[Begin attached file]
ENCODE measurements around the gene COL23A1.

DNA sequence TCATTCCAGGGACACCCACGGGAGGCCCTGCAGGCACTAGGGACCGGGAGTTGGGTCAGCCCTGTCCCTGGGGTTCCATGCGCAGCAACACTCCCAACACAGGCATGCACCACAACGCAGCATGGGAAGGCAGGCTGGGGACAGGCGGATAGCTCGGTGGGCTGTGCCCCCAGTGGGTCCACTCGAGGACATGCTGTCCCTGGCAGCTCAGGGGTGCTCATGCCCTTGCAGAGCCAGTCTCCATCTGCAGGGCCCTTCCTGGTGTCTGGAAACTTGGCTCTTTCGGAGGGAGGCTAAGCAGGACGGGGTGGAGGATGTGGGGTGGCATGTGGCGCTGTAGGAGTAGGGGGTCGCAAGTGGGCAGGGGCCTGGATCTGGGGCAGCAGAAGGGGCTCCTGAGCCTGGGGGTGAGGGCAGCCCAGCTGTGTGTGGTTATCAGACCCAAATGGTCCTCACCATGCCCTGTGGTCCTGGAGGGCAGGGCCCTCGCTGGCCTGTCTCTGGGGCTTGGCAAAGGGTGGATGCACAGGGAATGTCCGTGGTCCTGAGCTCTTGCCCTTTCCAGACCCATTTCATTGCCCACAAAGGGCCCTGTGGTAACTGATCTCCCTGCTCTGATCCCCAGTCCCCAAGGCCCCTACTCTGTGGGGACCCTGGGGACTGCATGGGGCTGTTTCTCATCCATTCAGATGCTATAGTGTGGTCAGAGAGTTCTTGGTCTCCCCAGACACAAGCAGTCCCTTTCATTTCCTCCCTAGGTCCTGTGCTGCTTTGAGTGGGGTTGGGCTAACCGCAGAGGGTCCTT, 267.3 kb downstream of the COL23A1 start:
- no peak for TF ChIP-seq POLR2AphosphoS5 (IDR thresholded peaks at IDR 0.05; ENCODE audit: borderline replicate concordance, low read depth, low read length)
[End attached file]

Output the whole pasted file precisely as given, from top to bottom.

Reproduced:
ENCODE measurements around the gene COL23A1.

DNA sequence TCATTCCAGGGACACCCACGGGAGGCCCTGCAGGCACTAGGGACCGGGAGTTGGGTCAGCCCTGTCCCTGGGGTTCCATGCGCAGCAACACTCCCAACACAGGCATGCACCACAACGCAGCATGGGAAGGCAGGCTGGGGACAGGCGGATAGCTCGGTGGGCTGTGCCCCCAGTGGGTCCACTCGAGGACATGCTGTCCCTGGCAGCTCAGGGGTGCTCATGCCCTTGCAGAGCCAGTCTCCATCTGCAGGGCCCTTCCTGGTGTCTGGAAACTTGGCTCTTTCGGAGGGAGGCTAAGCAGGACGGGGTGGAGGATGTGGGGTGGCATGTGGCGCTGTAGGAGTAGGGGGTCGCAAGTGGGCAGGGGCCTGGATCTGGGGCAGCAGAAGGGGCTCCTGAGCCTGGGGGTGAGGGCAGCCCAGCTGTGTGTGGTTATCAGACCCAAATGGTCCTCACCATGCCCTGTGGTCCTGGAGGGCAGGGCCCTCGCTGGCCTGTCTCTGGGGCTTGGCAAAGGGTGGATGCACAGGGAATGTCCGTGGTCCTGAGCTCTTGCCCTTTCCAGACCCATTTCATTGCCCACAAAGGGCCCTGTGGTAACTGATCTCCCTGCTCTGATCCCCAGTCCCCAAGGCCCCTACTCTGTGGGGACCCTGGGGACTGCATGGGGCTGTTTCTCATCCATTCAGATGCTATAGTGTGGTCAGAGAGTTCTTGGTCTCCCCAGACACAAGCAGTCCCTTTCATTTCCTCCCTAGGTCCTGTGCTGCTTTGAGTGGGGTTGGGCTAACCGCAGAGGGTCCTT, 267.3 kb downstream of the COL23A1 start:
- no peak for TF ChIP-seq POLR2AphosphoS5 (IDR thresholded peaks at IDR 0.05; ENCODE audit: borderline replicate concordance, low read depth, low read length)